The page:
The increase in cash mob activity comes at a time when America’s small businesses need community support to survive.  Nearly 40 percent cite declines in customer spending are one of the three most significant challenges to their firms’ survival, according to the National Small Business Association.

Long Beach, CA resident Francisco M. Dominguez organized his city’s first cash mob, taking the flash mob concept by organizing consumers to patronize a business on a certain day during a certain time and spend a minimum of $20 at the targeted store.  “I started cash mobs out of necessity for local businesses,” said Dominguez.  “Cash mob is a social economic movement, driven by the need to support our local businesses.”

For Dominguez, the criteria are simple: his cash mobs patronize no chains or franchises; the store has to be local and it has to be struggling.  “The business does not know we are trying to help as a community and the mobbers are willing to pay full price for (an) item,” he said.  “No one is looking for free stuff or (a) discount.  And we started to have a large number of followers.  We also started to get notice from larger businesses that have invited us to come and mob them but they have to be turned down because we can’t see if they are struggling or not.  We are getting contacted by many different people and businesses.  The problem that we are having is that we like to stay very involved, and for us to physically be able to attend several places one week is proving difficult.  We are working on implementing technology for expansion.  We will eventually be able to control and advertise one cash mob per week all over the U.S.”

Want an Energy Efficient Home? Push the Green Button

Wednesday, March 28th, 2012

Want more control over electrical use in your home?  The Green Button Initiative might be the answer. “Imagine being able to shrink your utility bill, or knowing the optimal size and cost-effectiveness of solar panels for your home, or verifying that energy-efficiency retrofit investments have successfully paid for themselves over time” said Aneesh Chopra, Chief Technology Officer for the United States.  “Far too often these and similarly important — and potentially money-saving — opportunities are unavailable to us.  Why?  Because consumers haven’t had standard, routine, easy-to-understand access to their own energy usage data.”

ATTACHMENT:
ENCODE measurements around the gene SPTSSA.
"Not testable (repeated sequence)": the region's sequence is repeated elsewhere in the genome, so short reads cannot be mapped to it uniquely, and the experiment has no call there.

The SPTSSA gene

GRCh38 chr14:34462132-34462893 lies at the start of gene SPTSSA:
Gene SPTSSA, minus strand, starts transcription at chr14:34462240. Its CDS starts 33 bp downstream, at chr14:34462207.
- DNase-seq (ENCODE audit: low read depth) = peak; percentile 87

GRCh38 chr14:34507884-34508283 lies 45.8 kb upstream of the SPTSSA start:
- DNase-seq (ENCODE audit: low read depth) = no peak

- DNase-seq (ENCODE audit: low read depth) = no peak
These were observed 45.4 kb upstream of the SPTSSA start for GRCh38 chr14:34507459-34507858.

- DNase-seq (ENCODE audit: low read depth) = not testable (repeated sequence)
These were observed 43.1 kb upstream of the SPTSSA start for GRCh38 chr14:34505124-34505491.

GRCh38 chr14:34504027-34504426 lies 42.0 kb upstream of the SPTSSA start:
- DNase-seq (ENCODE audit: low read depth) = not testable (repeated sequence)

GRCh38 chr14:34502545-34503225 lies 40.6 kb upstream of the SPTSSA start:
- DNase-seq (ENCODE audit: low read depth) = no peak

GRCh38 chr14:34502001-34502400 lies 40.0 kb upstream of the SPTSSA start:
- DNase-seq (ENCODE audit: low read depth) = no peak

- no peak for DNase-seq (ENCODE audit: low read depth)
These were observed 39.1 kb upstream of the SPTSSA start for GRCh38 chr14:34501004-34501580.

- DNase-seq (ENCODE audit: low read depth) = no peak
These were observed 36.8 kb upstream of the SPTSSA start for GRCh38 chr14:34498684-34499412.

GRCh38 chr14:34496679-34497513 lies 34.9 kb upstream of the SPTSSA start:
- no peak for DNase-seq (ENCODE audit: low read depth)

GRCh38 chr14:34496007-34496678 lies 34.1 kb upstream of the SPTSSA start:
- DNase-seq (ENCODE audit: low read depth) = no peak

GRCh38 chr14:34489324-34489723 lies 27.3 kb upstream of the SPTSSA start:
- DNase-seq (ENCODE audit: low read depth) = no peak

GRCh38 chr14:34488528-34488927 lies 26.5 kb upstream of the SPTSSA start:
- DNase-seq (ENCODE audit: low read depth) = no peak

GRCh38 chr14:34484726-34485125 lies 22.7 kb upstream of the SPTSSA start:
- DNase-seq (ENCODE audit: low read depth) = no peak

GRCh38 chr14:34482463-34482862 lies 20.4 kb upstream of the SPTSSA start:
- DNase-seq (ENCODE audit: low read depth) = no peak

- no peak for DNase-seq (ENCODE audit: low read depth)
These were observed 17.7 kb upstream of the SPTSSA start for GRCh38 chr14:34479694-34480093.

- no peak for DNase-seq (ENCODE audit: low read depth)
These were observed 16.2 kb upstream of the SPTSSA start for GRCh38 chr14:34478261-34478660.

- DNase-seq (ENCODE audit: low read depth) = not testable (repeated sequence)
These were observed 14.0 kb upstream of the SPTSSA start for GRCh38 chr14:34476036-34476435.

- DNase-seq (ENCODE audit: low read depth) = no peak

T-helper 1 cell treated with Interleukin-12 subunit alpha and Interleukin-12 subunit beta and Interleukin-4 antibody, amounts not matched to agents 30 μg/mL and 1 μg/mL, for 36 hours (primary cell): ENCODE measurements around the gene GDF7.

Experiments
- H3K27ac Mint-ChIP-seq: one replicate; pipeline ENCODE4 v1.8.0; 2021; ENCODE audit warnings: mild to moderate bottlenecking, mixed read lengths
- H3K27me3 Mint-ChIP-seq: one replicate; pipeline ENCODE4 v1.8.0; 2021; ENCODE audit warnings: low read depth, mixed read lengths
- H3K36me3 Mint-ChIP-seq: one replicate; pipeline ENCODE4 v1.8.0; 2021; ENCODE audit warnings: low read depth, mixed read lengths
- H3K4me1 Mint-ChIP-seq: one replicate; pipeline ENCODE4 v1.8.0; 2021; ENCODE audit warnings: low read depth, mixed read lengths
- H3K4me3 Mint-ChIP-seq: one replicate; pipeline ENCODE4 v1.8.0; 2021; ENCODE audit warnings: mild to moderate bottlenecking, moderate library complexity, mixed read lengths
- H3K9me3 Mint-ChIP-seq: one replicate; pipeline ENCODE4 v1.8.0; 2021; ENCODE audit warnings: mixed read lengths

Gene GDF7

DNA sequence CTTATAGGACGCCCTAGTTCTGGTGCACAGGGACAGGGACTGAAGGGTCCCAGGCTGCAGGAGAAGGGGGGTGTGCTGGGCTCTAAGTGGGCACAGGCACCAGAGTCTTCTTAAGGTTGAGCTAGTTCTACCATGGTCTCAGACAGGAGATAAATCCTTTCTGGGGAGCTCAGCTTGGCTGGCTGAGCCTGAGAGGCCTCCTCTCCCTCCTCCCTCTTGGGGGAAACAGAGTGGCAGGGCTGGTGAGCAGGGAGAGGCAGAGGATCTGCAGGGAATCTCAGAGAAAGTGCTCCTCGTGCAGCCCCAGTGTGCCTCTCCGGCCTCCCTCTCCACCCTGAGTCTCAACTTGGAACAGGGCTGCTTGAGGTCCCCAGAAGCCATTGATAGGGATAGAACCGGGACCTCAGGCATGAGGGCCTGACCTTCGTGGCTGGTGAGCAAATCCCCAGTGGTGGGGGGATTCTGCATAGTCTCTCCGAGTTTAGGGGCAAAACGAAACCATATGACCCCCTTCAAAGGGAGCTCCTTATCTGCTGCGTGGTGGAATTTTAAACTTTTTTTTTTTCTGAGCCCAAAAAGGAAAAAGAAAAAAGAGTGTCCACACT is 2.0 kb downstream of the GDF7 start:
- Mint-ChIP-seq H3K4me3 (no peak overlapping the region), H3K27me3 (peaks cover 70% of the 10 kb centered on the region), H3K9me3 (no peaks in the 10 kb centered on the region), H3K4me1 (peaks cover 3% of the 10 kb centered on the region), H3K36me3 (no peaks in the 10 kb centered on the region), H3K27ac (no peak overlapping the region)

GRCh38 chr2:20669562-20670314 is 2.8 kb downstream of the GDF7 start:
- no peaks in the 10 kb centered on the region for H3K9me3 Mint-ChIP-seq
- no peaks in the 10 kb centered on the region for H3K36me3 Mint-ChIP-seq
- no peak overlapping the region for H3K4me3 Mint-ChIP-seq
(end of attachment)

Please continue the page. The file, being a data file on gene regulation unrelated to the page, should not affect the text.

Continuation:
To help achieve that goal, the Obama Administration recently announced a major step forward in solving this problem.  According to Chopra, “I announced the launch of the Green Button initiative, an Administration-led effort based on a simple, common-sense goal: provide electricity customers with easy access to their energy usage data in a consumer-friendly and computer-friendly format via a ‘Green Button’ on electric utilities’ website.  With this information in hand, customers can take advantage of innovative energy apps to help them understand their energy usage and find ways to reduce electricity consumption and shrink bills, all while ensuring they retain privacy and security.”

Access to household energy use data is key to helping consumers conserve energy and save money. Because Green Button is available to everyone, it is already driving innovation among website and software developers interested in using that standard to provide innovative services –  from information about how to save energy or choose appropriately sized solar panels to fun Facebook apps.  Additionally, the Green Button is likely to support a new generation of interactive thermostats and virtual energy audits that will recommend retrofits that will improve efficiency in homes and businesses.

“Green Button marks the beginning of a new era of consumer control over energy use, and local empowerment to cut waste and save money,” Chopra said.  “With the benefits of open data standards, American app developers and other innovators can apply their creativity to bring the smart grid to life for families — not only in California but in communities all across the nation.”

Writing for the View on Energy blog, Jeanne Roberts says that “What it means for consumers is a way to monitor and take charge of their home energy use, via computer technology, and hopefully to lower monthly utility bills as a result. In short, a little bit of ‘green’ technology that could allow consumers to save a lot of green if used wisely.  As an added advantage, energy use reduction nationwide by residential consumers could help the nation reach Obama’s stated goals of energy security (by reducing dependence on oil) and energy efficiency, both of which lead to a ‘clean’ energy future.”